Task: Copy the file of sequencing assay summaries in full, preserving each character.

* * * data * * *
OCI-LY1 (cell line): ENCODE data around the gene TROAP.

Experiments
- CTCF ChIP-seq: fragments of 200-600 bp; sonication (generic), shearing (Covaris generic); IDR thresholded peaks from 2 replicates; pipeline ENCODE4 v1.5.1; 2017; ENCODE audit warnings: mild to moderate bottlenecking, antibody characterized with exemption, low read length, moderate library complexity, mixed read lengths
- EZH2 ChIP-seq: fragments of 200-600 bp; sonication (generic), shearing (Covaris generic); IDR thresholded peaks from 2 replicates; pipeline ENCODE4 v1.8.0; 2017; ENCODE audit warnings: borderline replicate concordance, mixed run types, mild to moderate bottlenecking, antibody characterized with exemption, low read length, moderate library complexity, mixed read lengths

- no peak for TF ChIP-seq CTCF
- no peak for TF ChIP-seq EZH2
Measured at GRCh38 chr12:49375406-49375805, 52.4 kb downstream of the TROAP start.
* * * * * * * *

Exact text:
OCI-LY1 (cell line): ENCODE data around the gene TROAP.

Experiments
- CTCF ChIP-seq: fragments of 200-600 bp; sonication (generic), shearing (Covaris generic); IDR thresholded peaks from 2 replicates; pipeline ENCODE4 v1.5.1; 2017; ENCODE audit warnings: mild to moderate bottlenecking, antibody characterized with exemption, low read length, moderate library complexity, mixed read lengths
- EZH2 ChIP-seq: fragments of 200-600 bp; sonication (generic), shearing (Covaris generic); IDR thresholded peaks from 2 replicates; pipeline ENCODE4 v1.8.0; 2017; ENCODE audit warnings: borderline replicate concordance, mixed run types, mild to moderate bottlenecking, antibody characterized with exemption, low read length, moderate library complexity, mixed read lengths

- no peak for TF ChIP-seq CTCF
- no peak for TF ChIP-seq EZH2
Measured at GRCh38 chr12:49375406-49375805, 52.4 kb downstream of the TROAP start.